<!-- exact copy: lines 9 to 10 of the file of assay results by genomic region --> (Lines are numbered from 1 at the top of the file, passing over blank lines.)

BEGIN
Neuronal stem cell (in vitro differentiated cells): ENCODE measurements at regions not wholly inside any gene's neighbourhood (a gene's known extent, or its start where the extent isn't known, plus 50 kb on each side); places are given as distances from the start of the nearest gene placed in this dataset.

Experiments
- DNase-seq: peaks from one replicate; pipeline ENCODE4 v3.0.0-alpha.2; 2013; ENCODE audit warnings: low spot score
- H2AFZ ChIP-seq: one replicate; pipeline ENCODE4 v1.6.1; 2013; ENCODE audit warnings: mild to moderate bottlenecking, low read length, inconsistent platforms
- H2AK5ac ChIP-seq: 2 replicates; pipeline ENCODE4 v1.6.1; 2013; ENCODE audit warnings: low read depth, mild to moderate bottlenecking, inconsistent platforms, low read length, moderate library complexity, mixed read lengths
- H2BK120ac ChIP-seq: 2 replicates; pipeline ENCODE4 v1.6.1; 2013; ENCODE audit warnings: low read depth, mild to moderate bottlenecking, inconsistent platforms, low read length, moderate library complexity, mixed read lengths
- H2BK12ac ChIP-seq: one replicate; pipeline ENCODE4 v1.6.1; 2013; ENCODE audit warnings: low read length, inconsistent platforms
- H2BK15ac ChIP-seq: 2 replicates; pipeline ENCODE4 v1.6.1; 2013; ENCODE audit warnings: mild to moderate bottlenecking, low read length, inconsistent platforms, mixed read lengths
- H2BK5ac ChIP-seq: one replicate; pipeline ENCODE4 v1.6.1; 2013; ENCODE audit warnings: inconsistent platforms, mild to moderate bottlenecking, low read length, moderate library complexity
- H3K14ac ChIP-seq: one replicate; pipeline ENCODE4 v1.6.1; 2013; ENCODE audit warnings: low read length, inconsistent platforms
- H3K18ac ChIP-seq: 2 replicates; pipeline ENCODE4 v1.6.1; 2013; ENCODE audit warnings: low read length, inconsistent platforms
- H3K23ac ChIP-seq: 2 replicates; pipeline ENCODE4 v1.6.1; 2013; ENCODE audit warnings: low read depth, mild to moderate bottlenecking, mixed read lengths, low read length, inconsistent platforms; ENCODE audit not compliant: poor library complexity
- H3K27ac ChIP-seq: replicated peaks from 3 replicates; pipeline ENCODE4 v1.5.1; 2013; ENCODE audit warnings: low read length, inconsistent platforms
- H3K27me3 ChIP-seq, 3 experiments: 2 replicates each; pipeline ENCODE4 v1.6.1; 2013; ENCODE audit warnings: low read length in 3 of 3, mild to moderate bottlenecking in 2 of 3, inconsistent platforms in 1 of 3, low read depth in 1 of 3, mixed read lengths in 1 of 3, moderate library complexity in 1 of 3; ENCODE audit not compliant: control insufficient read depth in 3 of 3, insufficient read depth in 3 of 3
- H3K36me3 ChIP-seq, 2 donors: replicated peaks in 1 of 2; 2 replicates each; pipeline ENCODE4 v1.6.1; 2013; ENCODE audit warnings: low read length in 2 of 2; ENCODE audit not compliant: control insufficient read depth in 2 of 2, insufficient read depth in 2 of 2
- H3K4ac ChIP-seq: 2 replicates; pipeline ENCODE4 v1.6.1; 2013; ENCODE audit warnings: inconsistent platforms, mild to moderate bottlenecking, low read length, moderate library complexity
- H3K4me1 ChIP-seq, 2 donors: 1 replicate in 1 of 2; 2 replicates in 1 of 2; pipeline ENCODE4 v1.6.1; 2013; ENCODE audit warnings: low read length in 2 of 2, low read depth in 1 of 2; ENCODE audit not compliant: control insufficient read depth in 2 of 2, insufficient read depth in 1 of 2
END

- H2BK5ac ChIP-seq: one replicate; pipeline ENCODE4 v1.6.1; 2013; ENCODE audit warnings: inconsistent platforms, mild to moderate bottlenecking, low read length, moderate library complexity
- H3K14ac ChIP-seq: one replicate; pipeline ENCODE4 v1.6.1; 2013; ENCODE audit warnings: low read length, inconsistent platforms